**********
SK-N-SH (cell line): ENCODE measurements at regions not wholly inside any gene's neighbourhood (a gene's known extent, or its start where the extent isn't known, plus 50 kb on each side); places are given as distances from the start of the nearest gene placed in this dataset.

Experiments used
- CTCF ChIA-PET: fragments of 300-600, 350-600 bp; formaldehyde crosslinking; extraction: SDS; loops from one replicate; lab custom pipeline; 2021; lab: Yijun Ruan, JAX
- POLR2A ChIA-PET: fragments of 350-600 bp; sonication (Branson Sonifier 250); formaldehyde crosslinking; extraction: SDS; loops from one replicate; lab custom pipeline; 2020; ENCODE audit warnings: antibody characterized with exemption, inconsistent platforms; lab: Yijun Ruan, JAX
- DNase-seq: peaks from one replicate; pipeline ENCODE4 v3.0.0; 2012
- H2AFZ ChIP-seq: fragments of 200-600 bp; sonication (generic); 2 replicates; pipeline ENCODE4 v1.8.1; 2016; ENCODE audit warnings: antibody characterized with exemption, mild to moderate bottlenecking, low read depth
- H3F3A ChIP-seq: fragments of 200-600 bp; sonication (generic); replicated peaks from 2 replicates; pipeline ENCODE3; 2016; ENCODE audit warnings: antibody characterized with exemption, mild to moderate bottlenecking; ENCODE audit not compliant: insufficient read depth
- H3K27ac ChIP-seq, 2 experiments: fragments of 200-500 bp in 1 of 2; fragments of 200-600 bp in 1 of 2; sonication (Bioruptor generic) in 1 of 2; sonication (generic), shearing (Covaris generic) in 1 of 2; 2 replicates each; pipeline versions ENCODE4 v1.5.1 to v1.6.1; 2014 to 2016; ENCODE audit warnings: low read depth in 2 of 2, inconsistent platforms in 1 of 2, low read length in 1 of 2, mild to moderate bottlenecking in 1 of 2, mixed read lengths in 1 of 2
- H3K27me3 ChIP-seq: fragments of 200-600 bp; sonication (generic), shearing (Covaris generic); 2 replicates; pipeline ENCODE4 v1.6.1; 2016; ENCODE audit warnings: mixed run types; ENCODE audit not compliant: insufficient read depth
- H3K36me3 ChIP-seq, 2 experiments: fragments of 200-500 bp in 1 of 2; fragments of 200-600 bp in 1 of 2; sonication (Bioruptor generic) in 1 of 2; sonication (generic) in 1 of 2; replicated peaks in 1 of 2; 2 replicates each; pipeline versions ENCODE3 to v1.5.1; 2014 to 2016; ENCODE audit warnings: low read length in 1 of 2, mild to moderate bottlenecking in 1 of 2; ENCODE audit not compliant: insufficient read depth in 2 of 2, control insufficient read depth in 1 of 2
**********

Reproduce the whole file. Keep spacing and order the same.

SK-N-SH (cell line): ENCODE measurements at regions not wholly inside any gene's neighbourhood (a gene's known extent, or its start where the extent isn't known, plus 50 kb on each side); places are given as distances from the start of the nearest gene placed in this dataset.

Experiments used
- CTCF ChIA-PET: fragments of 300-600, 350-600 bp; formaldehyde crosslinking; extraction: SDS; loops from one replicate; lab custom pipeline; 2021; lab: Yijun Ruan, JAX
- POLR2A ChIA-PET: fragments of 350-600 bp; sonication (Branson Sonifier 250); formaldehyde crosslinking; extraction: SDS; loops from one replicate; lab custom pipeline; 2020; ENCODE audit warnings: antibody characterized with exemption, inconsistent platforms; lab: Yijun Ruan, JAX
- DNase-seq: peaks from one replicate; pipeline ENCODE4 v3.0.0; 2012
- H2AFZ ChIP-seq: fragments of 200-600 bp; sonication (generic); 2 replicates; pipeline ENCODE4 v1.8.1; 2016; ENCODE audit warnings: antibody characterized with exemption, mild to moderate bottlenecking, low read depth
- H3F3A ChIP-seq: fragments of 200-600 bp; sonication (generic); replicated peaks from 2 replicates; pipeline ENCODE3; 2016; ENCODE audit warnings: antibody characterized with exemption, mild to moderate bottlenecking; ENCODE audit not compliant: insufficient read depth
- H3K27ac ChIP-seq, 2 experiments: fragments of 200-500 bp in 1 of 2; fragments of 200-600 bp in 1 of 2; sonication (Bioruptor generic) in 1 of 2; sonication (generic), shearing (Covaris generic) in 1 of 2; 2 replicates each; pipeline versions ENCODE4 v1.5.1 to v1.6.1; 2014 to 2016; ENCODE audit warnings: low read depth in 2 of 2, inconsistent platforms in 1 of 2, low read length in 1 of 2, mild to moderate bottlenecking in 1 of 2, mixed read lengths in 1 of 2
- H3K27me3 ChIP-seq: fragments of 200-600 bp; sonication (generic), shearing (Covaris generic); 2 replicates; pipeline ENCODE4 v1.6.1; 2016; ENCODE audit warnings: mixed run types; ENCODE audit not compliant: insufficient read depth
- H3K36me3 ChIP-seq, 2 experiments: fragments of 200-500 bp in 1 of 2; fragments of 200-600 bp in 1 of 2; sonication (Bioruptor generic) in 1 of 2; sonication (generic) in 1 of 2; replicated peaks in 1 of 2; 2 replicates each; pipeline versions ENCODE3 to v1.5.1; 2014 to 2016; ENCODE audit warnings: low read length in 1 of 2, mild to moderate bottlenecking in 1 of 2; ENCODE audit not compliant: insufficient read depth in 2 of 2, control insufficient read depth in 1 of 2